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Cabaret Entertainment in an Intimate Setting Making a  San Francisco
 Comeback at Hotel Nikko's The Rrazz Room
By Pat Craig, Contra Costa Times, Walnut Creek, Calif.McClatchy-Tribune Regional News

Mar. 18, 2008 - Robert Kotonly uses the word "nightclub" almost exclusively because "cabaret" gives you the wrong vibe altogether.

"You hear 'cabaret' and a lot of people get the wrong perception," says Kotonly, talking above the piano music in a Manhattan-tinged edged Jersey accent. "People hear that and imagine a singer who has seen better days performing in a very scaled-down situation. That description is horrible."

You say "nightclub" and you see an upscale place, good music, nice drinks, people dressed up a little, maybe coming in after a show or dinner to a little club in a swanky hotel. Kotonly's words echo off the marble floors and walls of San Francisco's Hotel Nikko, where he and partner Rory Paull are opening their new club, the Rrazz Room, March 19.

Legendary singer Keely Smith is scheduled as the headliner for the grand-opening week.

She isn't sure if she's ever opened a venue before. "I dunno," she says in a telephone interview. "I must have at some time or another, but I really don't know for sure."

The high-tech, 200-seat nightspot, built to the specifications of the two New York concert promoters, replaces San Francisco's venerable Plush Room as the city's top spot for cabaret-style entertainment. Kotonly and Paull operated the Plush Room from 2005 until just a few months ago, when the owners of that venue decided to turn it into a restaurant.

They were prepared to stay and invest in improvements to the old club, but when it became apparent that they weren't going to reach an agreement, the two began looking for lusher pastures. And they seem to have found them at the Nikko, which will house the new cabaret just off its lobby - and adjacent to San Francisco's theater district, restaurants, public transport and the downtown scene.

"What we are doing is going full steam to take what we had been doing in the Plush Room, with all its good vibes, and bring it here," Kotonly says. "The Plush Room location was horrible (Baja Nob Hill on Sutter Street). We never had tourists come. Here, though, we're near BART, near the theaters, the restaurants; we'll have valet parking "..." With all that, the place is designed from the multilevel seating to the close-up seating to have an intimate feel, something Smith says she truly enjoys as a performer.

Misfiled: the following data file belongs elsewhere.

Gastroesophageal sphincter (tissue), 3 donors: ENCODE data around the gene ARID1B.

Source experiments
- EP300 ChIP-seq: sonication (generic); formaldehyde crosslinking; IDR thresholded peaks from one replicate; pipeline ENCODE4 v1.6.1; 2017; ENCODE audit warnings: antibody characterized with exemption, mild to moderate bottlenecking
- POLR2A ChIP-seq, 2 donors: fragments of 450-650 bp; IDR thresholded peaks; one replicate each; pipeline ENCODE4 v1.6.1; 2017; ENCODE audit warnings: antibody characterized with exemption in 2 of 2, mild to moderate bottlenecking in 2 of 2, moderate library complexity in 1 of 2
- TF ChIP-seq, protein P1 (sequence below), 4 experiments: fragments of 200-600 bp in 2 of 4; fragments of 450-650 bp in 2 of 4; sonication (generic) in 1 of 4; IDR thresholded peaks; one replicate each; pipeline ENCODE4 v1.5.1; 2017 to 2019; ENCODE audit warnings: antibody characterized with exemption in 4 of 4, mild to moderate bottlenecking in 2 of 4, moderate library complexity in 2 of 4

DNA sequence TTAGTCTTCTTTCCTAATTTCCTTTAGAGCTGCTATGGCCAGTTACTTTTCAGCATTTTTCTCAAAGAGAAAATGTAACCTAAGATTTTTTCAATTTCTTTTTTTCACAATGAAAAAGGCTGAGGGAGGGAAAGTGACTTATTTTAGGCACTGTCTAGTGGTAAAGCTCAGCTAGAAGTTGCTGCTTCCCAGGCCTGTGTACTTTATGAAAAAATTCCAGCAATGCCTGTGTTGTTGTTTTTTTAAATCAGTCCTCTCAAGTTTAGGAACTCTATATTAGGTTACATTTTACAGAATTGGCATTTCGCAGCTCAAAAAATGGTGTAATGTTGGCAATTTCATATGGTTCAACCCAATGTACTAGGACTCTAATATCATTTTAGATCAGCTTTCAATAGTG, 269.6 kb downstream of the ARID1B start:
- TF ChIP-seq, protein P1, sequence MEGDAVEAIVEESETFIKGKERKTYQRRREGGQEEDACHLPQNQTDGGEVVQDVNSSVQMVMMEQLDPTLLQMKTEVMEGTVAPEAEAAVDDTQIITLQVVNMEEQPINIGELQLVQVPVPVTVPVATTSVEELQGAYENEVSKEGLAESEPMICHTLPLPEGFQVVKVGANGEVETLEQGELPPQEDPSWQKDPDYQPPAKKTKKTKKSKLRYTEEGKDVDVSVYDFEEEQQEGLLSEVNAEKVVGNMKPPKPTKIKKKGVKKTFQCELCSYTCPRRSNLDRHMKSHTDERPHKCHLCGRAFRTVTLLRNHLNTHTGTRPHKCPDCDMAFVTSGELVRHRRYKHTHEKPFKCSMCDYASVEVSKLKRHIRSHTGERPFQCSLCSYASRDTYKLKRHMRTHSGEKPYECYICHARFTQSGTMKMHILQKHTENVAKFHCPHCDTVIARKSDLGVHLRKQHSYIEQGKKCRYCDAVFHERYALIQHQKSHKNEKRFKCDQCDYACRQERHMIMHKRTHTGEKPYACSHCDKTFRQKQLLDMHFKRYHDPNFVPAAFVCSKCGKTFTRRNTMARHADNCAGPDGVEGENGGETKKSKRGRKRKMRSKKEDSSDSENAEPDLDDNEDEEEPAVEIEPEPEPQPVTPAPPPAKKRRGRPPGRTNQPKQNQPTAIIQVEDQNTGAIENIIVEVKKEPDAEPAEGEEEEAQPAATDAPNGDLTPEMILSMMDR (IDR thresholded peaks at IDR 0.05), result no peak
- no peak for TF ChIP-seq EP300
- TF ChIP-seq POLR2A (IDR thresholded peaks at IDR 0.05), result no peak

"I come from a lounge background; Louis (Prima) and I played the lounges, and when we did, we always reached out to people," she says. "I have a theory that if anybody pays whatever it is they have to pay to walk into the room, they're not coming in to dislike you. So I always believe everybody in the room is a friend. Sometimes it doesn't work out that way, but it usually does."

The Louis Prima and Keely Smith combo was the ultimate lounge act of the '50s and '60s, playing regular engagements at the Venetian Room in San Francisco's Fairmont Hotel and being a constant fixture at casino lounges in Las Vegas, Reno and Lake Tahoe. Theirs was a high-energy act, with a free-wheeling, no-holds-barred sort of entertainment that often went on all night long, since Nevada lounges at the time were open almost around the clock.

For the Rrazz Room appearance, Smith says she'll sing "what the people want to hear."

"I'll do 'That Old Black Magic,' of course, and 'I Wish You Love'; the things Louis and I recorded," she says. "Then, sometimes, I do some of Louis' stuff and the Italian stuff, just the songs I like. I just try to make them happy."

By building the new room slightly larger, the producers hope to take the club "to the next level" in terms of acts that can be booked, Paull says. And creating a room with state-of-the-art sound and video equipment will let performers do complete shows without having to make technical compromises, Kotonly says.

"When we had Kitty Carlisle Hart at the Plush Room, she came in with a full video element but she didn't have anywhere to present it, so we had a television set on a podium. Now we can offer performers everything they need," Kotonly says. "And because most of what we do involves national concerts in 1,300-to-1,800-seat venues, we can use our contacts to book acts that wouldn't normally perform in a 200-seat club."

Some of the larger acts scheduled to play the new room during the club's first season include Chita Rivera, Diahann Carroll, Ashford & Simpson, Tony Martin, Bobby Caldwell, Freda Payne and Mary Wells (who was one of the acts at an invitation-only grand-opening performance on Monday).

Kotonly says the addition of the Rrazz Room to the city's entertainment offerings will give people something new. "We have the theaters, the symphony hall, ballet, opera, jazz clubs, rock clubs," he says. "But this, a small nightclub in a major hotel, it's different, new; a place to get a little dressed up and have a kind of upscale night out."

Reach Pat Craig at 925-945-4736 or pcraig@bayarea newsgroup.com.

NIGHTCLUB pREVIEW

n WHO: Keely Smith

n WHERE: Rrazz Room, Hotel Nikko, 222 Mason St., S.F.

n WHEN: 8 p.m. March 19 and 22; 7:30 p.m. March 20; 9:30 p.m. March 21

n HOW MUCH: $47.50-$55

n CONTACT: 866-468-3399, www.therrazzroom.com

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To see more of the Contra Costa Times, or to subscribe to the newspaper, go to http://www.contracostatimes.com/.

Copyright (c) 2008, Contra Costa Times, Walnut Creek, Calif.

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